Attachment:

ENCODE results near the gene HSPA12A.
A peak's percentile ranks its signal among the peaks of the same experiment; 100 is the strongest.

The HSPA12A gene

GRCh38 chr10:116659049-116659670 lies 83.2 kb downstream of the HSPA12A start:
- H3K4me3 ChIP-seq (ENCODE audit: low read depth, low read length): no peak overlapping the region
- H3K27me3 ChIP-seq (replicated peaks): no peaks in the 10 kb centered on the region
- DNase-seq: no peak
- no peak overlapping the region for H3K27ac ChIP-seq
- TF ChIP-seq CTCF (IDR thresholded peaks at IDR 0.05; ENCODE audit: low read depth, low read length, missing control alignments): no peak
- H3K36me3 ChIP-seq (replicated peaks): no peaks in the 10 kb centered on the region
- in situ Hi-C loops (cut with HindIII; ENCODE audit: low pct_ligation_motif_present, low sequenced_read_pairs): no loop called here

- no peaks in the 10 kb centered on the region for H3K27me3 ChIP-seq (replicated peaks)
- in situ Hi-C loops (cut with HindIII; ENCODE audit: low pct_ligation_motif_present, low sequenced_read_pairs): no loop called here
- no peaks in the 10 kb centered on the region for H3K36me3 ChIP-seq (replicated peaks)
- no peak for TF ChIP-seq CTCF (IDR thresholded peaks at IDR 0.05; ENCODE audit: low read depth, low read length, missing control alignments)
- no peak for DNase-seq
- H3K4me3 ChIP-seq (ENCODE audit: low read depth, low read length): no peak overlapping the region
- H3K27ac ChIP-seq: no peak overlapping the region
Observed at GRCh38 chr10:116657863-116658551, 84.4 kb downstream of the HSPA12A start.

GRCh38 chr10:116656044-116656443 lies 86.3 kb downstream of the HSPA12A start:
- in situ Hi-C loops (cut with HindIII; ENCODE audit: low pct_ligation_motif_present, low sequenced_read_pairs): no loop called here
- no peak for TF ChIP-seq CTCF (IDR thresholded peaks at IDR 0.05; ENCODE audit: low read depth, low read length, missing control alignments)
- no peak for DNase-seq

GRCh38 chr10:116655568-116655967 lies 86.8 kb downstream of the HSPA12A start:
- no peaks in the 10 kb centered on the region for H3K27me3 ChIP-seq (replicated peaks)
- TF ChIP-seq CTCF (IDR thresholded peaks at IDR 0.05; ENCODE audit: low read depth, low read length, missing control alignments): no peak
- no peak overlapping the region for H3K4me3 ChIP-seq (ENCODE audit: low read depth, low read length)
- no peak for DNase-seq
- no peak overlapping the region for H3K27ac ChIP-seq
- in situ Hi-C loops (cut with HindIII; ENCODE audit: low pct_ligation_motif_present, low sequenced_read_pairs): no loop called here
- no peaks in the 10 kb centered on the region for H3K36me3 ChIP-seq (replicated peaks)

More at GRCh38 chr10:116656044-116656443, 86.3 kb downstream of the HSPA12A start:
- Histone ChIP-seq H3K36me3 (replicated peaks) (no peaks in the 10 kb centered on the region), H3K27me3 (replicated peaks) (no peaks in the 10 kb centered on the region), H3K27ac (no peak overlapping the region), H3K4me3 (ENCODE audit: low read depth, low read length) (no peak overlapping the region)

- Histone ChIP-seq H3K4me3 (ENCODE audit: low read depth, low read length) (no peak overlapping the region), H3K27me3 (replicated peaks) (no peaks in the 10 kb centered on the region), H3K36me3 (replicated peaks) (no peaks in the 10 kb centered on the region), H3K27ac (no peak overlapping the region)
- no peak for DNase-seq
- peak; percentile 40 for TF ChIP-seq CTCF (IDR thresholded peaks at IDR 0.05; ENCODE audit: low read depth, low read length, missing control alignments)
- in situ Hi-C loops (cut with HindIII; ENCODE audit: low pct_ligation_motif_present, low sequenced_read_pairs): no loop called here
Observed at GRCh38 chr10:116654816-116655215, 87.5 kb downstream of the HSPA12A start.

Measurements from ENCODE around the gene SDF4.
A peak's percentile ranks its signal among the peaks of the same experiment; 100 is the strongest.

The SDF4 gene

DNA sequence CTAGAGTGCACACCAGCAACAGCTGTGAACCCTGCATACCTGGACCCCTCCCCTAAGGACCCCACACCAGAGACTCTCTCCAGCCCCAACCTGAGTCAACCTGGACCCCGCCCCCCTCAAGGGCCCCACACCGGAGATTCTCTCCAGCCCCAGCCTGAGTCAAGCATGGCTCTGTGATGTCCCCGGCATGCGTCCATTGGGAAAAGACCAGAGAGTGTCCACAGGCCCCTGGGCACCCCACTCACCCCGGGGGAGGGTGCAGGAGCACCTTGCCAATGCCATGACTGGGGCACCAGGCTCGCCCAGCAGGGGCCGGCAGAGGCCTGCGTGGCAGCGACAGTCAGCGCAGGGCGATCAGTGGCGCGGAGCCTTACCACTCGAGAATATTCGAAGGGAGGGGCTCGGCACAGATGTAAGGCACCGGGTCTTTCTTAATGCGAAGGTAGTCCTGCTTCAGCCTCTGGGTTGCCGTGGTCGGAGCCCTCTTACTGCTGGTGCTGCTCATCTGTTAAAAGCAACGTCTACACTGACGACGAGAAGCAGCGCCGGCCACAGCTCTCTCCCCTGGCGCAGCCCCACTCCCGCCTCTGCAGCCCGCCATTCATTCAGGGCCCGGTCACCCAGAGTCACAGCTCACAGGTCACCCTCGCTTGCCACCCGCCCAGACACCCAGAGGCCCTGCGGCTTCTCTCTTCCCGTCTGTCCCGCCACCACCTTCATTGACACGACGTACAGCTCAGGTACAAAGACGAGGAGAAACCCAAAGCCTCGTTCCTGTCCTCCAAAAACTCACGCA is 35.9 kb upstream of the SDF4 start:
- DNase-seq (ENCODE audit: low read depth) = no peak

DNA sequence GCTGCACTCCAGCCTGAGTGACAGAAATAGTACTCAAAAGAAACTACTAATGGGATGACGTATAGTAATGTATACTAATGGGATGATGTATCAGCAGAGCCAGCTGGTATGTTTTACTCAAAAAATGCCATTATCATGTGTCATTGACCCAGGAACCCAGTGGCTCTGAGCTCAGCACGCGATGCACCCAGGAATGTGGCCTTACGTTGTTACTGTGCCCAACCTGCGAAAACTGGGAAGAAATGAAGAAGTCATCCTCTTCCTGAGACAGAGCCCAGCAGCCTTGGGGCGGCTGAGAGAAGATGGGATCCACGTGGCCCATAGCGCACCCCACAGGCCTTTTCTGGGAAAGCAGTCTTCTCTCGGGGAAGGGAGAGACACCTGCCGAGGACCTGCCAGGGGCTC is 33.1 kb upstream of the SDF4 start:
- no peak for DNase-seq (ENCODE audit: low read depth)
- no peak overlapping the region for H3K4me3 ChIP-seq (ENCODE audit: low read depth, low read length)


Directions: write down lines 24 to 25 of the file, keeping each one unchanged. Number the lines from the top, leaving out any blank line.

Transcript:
GRCh38 chr10:116655568-116655967 lies 86.8 kb downstream of the HSPA12A start:
- no peaks in the 10 kb centered on the region for H3K27me3 ChIP-seq (replicated peaks)